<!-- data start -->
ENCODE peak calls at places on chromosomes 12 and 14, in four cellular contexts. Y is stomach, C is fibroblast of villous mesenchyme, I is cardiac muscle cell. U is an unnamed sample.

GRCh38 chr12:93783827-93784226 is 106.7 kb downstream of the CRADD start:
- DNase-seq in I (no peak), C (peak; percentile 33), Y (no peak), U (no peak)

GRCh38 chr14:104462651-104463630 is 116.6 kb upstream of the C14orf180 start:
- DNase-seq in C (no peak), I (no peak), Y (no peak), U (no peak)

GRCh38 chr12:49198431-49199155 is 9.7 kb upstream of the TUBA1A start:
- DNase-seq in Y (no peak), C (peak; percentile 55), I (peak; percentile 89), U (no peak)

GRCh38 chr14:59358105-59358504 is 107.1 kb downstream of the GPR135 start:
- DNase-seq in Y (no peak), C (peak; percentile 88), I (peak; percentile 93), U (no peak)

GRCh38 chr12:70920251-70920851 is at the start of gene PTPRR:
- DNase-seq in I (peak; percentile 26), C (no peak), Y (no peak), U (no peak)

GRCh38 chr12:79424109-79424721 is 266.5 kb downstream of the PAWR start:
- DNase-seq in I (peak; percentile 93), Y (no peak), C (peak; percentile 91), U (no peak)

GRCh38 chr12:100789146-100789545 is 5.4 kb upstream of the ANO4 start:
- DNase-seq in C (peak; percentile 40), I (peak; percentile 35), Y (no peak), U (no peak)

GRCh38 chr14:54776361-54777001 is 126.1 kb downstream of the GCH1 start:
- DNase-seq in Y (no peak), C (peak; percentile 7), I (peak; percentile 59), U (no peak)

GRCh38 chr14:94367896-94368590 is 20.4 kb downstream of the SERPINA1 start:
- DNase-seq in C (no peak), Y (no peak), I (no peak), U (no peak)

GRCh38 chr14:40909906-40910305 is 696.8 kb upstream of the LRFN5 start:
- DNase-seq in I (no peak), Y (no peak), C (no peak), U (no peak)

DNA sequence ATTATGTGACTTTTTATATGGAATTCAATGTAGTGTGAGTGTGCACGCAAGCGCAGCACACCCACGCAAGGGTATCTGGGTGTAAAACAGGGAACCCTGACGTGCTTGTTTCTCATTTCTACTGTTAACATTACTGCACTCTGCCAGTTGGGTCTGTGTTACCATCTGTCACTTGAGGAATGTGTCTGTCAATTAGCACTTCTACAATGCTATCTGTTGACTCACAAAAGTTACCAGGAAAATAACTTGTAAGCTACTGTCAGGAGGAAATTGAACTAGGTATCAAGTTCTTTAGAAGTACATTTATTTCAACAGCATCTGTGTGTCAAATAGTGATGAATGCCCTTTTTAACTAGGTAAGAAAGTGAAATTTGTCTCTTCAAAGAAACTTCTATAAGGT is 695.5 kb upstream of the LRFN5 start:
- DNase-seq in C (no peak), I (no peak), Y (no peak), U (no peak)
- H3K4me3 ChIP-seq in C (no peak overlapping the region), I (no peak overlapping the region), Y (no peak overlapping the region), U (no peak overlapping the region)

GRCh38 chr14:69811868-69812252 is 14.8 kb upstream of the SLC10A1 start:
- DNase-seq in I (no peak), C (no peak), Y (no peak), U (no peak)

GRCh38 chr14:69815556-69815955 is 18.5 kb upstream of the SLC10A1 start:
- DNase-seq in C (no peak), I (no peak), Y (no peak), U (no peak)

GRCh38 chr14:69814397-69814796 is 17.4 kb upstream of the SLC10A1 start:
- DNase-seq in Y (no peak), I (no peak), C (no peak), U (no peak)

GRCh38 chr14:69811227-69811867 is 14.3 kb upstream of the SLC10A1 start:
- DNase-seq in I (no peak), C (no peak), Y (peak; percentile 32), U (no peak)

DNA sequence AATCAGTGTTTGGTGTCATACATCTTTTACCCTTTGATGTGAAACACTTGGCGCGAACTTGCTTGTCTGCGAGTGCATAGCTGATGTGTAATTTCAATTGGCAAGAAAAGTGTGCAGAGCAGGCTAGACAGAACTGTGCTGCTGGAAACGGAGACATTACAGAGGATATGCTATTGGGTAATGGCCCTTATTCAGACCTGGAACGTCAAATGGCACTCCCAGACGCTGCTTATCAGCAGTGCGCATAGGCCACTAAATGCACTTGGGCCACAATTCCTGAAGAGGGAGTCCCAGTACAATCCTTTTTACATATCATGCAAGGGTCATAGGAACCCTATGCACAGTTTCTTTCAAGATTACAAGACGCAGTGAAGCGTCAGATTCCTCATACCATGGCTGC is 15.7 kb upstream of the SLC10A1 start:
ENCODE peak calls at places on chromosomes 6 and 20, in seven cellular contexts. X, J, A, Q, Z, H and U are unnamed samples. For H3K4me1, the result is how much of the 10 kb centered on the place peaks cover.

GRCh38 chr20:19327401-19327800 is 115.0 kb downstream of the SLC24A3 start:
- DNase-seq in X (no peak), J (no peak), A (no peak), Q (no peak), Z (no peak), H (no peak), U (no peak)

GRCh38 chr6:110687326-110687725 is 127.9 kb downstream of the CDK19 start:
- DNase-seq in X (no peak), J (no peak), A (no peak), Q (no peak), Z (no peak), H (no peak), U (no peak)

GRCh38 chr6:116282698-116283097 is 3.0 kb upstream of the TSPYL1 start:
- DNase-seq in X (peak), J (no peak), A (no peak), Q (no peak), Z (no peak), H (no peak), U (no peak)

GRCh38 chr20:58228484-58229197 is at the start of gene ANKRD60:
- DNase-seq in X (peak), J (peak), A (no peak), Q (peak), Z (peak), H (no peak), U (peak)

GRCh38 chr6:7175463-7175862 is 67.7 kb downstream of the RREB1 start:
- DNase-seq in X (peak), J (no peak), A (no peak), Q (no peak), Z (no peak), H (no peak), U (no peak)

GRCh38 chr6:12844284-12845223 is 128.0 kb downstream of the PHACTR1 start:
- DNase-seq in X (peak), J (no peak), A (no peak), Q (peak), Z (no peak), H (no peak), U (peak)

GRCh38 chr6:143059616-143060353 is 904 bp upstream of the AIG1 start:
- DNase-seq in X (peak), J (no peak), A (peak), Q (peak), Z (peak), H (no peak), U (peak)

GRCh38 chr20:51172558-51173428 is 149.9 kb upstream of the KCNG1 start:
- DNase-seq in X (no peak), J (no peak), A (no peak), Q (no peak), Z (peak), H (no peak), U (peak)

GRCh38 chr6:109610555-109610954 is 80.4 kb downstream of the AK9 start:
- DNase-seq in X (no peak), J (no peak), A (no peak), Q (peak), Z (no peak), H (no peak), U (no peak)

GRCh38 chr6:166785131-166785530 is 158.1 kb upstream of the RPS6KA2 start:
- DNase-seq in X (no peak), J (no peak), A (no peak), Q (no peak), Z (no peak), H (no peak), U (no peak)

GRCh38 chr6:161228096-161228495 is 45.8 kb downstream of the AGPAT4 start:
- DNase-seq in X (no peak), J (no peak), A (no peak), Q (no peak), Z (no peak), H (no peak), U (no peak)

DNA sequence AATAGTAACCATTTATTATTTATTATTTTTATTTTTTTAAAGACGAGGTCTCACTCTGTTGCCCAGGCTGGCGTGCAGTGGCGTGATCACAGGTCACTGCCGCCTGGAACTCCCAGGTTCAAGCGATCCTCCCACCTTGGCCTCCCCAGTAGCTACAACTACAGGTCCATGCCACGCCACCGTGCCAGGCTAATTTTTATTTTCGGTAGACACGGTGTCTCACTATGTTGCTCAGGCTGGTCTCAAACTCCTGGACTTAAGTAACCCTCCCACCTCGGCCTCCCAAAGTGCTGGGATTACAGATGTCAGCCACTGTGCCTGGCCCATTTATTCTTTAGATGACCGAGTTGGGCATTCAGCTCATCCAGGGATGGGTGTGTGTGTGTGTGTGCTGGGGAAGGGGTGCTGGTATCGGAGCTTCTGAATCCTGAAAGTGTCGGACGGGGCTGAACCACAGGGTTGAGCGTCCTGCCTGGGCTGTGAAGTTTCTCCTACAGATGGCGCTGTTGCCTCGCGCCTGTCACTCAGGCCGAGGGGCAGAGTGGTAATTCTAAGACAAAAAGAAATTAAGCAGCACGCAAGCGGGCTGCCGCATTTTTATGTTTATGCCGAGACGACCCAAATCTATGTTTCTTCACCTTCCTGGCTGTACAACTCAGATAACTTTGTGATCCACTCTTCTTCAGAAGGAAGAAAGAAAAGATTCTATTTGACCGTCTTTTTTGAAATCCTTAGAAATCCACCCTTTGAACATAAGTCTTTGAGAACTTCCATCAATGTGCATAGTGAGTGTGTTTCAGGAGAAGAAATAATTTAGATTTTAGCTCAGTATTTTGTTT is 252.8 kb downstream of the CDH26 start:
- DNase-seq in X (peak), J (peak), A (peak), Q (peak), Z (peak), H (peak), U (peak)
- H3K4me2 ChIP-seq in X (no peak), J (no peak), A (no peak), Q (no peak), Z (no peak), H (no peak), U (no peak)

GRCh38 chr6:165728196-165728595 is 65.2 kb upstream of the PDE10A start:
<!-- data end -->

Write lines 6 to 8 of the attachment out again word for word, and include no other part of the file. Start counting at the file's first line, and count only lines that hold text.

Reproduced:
GRCh38 chr12:49198431-49199155 is 9.7 kb upstream of the TUBA1A start:
- DNase-seq in Y (no peak), C (peak; percentile 55), I (peak; percentile 89), U (no peak)

GRCh38 chr14:59358105-59358504 is 107.1 kb downstream of the GPR135 start: